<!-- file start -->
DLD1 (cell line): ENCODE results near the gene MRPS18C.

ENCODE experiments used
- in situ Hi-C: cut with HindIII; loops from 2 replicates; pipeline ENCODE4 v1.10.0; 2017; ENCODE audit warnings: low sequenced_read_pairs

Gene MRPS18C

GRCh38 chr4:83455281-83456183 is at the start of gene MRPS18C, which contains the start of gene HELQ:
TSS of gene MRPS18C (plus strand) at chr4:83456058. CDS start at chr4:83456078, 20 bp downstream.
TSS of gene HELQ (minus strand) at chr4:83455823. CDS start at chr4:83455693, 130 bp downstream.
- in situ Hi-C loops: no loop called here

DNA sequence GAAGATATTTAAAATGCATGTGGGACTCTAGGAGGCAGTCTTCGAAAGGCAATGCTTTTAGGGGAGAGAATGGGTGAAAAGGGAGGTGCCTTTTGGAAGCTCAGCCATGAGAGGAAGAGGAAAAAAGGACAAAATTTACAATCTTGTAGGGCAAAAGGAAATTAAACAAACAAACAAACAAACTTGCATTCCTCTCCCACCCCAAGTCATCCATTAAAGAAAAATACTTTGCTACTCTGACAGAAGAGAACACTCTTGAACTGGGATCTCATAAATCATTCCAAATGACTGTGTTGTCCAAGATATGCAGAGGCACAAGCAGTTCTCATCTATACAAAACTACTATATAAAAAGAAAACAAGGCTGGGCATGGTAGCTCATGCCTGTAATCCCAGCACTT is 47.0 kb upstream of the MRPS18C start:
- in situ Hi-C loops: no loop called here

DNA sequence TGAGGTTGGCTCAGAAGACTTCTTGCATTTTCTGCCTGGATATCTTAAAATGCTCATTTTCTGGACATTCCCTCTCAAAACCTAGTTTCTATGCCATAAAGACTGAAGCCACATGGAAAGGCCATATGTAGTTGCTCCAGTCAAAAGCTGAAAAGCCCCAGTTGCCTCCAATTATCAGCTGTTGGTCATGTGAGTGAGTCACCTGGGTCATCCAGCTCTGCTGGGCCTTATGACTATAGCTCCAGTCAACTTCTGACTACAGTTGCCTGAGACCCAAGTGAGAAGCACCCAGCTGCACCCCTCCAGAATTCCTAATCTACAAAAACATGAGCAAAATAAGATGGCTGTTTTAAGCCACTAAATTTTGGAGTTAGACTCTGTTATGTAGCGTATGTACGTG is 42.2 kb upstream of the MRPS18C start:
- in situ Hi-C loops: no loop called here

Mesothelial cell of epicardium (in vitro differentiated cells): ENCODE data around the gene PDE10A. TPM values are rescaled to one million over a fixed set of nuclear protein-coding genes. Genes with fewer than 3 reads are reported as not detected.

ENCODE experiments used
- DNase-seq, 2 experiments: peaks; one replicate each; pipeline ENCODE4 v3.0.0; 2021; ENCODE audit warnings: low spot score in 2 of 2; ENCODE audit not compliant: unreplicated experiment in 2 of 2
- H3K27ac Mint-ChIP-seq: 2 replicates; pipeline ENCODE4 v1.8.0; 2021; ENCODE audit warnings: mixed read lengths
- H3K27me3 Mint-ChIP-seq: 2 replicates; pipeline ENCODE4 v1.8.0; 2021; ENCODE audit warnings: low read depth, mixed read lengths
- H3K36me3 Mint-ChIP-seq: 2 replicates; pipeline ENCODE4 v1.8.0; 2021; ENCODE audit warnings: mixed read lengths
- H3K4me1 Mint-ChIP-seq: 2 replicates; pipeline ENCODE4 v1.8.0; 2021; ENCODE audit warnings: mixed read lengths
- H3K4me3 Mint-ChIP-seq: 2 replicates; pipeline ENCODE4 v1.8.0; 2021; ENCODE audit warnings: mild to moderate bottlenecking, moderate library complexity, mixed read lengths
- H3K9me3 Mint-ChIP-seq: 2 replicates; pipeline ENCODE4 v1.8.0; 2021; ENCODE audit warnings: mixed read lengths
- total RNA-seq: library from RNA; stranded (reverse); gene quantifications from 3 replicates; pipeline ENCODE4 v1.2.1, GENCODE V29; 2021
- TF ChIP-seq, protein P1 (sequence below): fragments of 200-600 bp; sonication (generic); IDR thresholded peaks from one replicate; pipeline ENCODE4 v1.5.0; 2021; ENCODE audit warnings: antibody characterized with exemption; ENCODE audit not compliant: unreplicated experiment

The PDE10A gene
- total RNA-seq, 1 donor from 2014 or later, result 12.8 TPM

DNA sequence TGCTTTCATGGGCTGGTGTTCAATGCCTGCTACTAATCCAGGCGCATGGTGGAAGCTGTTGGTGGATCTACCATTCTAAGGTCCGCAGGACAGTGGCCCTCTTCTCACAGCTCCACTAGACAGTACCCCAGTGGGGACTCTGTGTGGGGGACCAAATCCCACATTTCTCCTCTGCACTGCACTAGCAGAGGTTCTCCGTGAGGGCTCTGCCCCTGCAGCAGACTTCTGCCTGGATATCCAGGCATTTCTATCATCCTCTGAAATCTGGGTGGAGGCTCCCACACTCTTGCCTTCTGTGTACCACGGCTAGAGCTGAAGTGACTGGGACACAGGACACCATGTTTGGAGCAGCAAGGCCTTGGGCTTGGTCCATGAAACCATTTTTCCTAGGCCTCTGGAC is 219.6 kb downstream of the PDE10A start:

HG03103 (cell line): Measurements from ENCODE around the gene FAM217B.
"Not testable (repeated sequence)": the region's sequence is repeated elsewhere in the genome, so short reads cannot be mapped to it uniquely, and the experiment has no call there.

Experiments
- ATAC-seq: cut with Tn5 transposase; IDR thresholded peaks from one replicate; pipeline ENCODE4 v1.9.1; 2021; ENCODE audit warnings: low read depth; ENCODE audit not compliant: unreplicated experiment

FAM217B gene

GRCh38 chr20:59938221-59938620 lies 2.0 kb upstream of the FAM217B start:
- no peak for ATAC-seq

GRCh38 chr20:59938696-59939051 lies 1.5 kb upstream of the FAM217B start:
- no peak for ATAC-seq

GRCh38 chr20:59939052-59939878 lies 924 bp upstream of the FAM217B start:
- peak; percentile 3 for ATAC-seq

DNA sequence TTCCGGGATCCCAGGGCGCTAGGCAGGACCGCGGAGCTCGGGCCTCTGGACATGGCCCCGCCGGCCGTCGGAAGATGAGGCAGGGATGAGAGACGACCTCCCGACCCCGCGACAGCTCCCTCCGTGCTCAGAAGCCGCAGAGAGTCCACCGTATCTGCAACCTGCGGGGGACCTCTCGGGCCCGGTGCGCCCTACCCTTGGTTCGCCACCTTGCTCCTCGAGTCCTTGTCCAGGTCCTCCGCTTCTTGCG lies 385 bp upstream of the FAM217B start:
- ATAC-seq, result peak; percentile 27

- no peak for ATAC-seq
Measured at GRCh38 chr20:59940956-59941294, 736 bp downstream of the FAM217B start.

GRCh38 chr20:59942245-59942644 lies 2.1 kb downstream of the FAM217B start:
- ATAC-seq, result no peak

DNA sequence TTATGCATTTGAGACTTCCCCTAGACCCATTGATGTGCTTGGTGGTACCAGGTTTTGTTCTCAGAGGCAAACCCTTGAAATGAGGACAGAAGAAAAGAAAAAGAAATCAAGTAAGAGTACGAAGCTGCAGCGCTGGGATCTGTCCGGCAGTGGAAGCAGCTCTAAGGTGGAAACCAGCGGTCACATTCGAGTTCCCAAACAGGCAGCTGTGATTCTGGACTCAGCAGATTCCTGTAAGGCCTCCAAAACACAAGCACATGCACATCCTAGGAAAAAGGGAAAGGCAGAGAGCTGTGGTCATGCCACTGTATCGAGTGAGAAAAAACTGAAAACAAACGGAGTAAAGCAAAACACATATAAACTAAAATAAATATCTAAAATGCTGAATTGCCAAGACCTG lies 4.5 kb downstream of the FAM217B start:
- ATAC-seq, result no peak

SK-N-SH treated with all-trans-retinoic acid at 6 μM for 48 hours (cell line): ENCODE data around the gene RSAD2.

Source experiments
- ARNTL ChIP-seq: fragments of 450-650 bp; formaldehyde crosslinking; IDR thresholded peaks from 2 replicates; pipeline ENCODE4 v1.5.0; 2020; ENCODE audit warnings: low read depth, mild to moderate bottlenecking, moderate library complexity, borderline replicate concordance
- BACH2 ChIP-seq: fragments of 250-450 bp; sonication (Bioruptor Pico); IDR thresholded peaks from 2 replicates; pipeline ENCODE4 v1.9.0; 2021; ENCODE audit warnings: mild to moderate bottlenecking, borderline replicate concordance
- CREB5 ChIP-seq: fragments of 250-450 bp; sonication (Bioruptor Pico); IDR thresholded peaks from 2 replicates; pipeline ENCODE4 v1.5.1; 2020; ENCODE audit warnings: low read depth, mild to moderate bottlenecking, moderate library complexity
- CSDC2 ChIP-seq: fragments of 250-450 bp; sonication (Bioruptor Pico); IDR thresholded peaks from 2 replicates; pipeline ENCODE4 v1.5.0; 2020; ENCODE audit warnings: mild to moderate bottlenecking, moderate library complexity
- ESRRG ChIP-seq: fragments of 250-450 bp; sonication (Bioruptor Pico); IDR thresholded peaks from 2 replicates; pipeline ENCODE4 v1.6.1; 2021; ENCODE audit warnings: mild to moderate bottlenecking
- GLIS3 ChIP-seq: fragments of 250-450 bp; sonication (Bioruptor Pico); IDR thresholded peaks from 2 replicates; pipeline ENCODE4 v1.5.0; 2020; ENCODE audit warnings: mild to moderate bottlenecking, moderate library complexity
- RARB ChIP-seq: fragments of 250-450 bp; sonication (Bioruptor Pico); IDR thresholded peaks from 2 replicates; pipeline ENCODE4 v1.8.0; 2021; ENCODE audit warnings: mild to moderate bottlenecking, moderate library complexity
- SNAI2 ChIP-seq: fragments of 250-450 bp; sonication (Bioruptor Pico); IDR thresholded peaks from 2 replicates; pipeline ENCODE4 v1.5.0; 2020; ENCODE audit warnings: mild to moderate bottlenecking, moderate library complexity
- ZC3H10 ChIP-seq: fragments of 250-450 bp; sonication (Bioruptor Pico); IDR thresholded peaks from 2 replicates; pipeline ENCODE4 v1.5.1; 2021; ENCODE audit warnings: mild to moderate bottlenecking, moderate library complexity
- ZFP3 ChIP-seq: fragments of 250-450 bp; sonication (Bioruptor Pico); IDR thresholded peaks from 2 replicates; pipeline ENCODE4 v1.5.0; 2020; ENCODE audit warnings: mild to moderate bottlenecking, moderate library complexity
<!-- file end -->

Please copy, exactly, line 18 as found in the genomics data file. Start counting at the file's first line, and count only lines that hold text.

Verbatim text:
- H3K36me3 Mint-ChIP-seq: 2 replicates; pipeline ENCODE4 v1.8.0; 2021; ENCODE audit warnings: mixed read lengths